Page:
Has the Time Come to Learn Mysticism?
by HaRav Shlomo Aviner, head of Yeshivat Ateret Yerushalayim
Many ask: Perhaps the time has come for us to delve into Jewish mysticism? The answer is not just “perhaps,” but “certainly.” In any event, this is the strongly held opinion of our master Rabbi Avraham Yitzchak Kook, that this is the only way to save our generation from heresy, which is our greatest threat, and to restore the generation to repentance (Orot Ha-Teshuva 4:9). Obviously, there is no slight intended here to all the other holy spheres of the Torah – Gemara and Halachah, ethics and faith. Yet none of these will succeed without the soul of the Torah, the mystical component of the Torah.
You might ask: Are we so much greater than previous generations? Does our studying mysticism not constitute arrogance? Shouldn’t the simpler parts of the Torah, so full of purity and holiness, suffice for us? The answer is that certainly, we are insignificant, but you cannot compare different generations, and now the time has come. Beforehand, it had not yet come. For example, Rav Kook explained at the end of a long treatise that over the course of the Exile, all the nationalistic ideas were stored away in Jewish mysticism, because they had no basis in “reality.”. Now, however, that the nation is being reborn, we have to reveal all of these concealed ideas that have to do with nationalism and having a state, so that we can revive the foundation of our rebirth. (Orot 117-118).
Obviously, that does not mean that the time has come regarding ALL the secrets. Rav Kook testified that it was hard for him to describe which secrets would cause damage if revealed, and which would bring a blessing. He discussed this in the context of renewing the path to repentance. In the Exile, the concept of repentance was linked to reverence and submission, but now that the light of salvation is shining forth, it should be linked to joy and courage. Yet we have to proceed with great caution to make certain that our education does not nullify the caution and reverence that was present down through the generations among fine, righteous Jews (Letter 378, printed at the beginning of Orot Ha-Teshuva). Indeed, this is a very important consideration; but in general, the time has certainly come for the secrets of the Torah, as Rav Kook testified about himself: “There is nothing from my own thoughts and opinions that does not have a source in the writings of the Arizal” (Li-Shlosha Be-Elul 1:46).
One might ask: Did our great master, Rav Kook, forget an explicit ruling of the Shulchan Aruch, that learning mysticism is just for people who are great in Torah, “once they have filled themselves with ‘meat and wine’, namely, the dietary laws and all the laws of the Mitzvot?” (Rav Moshe Isserlis’s comment on Yoreh Deah 246:4). This ruling was supported by all the commentaries on Shulchan Aruch. Surely he did not forget.
Rav Kook wrote countless times that mystical knowledge is not for the masses who will not understand a thing. Rather, it is only for elite few (Orot Ha-Kodesh 1:46). The longing for mystical knowledge belongs to those elite individuals, not for those who throw around the terms without understanding their inner meaning (Letters vol. 1, p. 232). Rav Kook wrote: “There is a great shortcoming to the standard student of Kaballah, in that he does not first employ his intellect, delving into the Torah’s sources to become wise in Divine matters.” In other words, they don’t learn faith in depth. “Rather, they stuff themselves with the mysticism written in books. Through such study, their intellect is not elevated. All that happens is that sort of obscure emotion illuminates their being” (Orot Ha-Torah 10:7). “Sometimes, lack of intelligence can bring a student to mysticism” (ibid., ibid., 8). “When, in fact, is it good to study the Torah’s secrets? After one has exhausted all the other holy fields of study” (ibid, ibid. 1). Mysticism is not for “those who cling to it without the proper preparation” (Orot Ha-Teshuvah 4:9). Those people “take literally all of those holy secrets, which stand at the pinnacle of the universe, thereby increasing strife amongst Israel” by talking about the “mixed multitude” (Ma’amarei HaRe’iyah, page 59).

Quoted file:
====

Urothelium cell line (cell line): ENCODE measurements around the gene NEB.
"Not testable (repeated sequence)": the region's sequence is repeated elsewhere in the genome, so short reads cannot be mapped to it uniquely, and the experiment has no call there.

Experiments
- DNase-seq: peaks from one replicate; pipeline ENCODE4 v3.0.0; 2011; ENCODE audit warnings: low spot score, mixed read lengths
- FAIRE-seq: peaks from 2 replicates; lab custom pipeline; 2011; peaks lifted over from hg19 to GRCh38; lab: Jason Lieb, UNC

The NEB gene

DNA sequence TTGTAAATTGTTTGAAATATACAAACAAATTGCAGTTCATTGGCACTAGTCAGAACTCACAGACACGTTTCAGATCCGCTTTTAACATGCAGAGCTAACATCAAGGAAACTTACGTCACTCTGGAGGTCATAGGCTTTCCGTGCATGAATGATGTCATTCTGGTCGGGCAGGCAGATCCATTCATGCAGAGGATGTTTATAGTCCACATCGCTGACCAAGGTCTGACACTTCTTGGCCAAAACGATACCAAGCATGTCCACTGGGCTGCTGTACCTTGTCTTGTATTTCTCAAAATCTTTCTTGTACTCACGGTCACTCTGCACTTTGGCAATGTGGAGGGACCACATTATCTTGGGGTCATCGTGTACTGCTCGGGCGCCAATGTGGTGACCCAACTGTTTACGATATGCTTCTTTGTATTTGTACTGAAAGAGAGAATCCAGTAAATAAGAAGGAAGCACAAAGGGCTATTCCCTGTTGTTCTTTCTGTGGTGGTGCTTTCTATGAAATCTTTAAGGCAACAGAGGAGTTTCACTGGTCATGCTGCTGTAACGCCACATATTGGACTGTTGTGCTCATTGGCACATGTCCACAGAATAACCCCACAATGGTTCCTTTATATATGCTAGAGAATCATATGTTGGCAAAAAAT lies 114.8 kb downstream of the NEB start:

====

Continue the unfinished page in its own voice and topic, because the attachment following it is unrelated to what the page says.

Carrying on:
If someone jumps ahead of himself, before he has learned conventional ethics, he will be harmed, and he will lose it all (see Rav Kook’s article on “Studying the Spirituality of the Torah” from Orot Ha-Torah, published by “Sifriyat Chava”, p. 193). “Unless the intellect is first refined, studying Kabalah brings mishap to the world” (ibid. p. 225). “Lofty research at the wrong time causes illusions, religious hallucinations or heresy” (ibid. 240). “Studying mysticism unprepared, jumping into it only out of weakness based on an inner yearning, coupled with laziness and idleness, causes the form of that mysticism to be blurred. This occurs when it is studied by people unconnected to reality, people who lack the capability to grasp the living world…” (Orot p. 93).
Rav Kook certainly knew that mysticism is only for the elite few; hence its study does not appear in the detailed curriculum he wrote for the Mercaz Ha-Rav Yeshiva (Ma’amarei HaRe’iyah, p. 62).
If so, what is the meaning of his call for the uncovering of the Torah’s mysteries? It means rewriting them in a conventional style, as he, himself, did in his many books, or as the Maharal did before him. Those elite, down through the generations, who studied the Torah’s secrets, elevated the generation by their influence, and through their illuminating all the spheres of life with the light of these lofty lights, thereby bringing the world eternal blessing. (Orot Ha-Kodesh 1:86).